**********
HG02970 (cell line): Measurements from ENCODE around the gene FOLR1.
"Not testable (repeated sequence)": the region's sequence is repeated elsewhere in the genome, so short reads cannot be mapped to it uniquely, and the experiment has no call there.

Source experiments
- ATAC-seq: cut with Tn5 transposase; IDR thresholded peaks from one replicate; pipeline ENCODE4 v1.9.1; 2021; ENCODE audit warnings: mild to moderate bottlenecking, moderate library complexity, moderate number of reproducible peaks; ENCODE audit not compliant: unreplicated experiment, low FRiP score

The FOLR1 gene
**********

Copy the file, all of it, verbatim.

HG02970 (cell line): Measurements from ENCODE around the gene FOLR1.
"Not testable (repeated sequence)": the region's sequence is repeated elsewhere in the genome, so short reads cannot be mapped to it uniquely, and the experiment has no call there.

Source experiments
- ATAC-seq: cut with Tn5 transposase; IDR thresholded peaks from one replicate; pipeline ENCODE4 v1.9.1; 2021; ENCODE audit warnings: mild to moderate bottlenecking, moderate library complexity, moderate number of reproducible peaks; ENCODE audit not compliant: unreplicated experiment, low FRiP score

The FOLR1 gene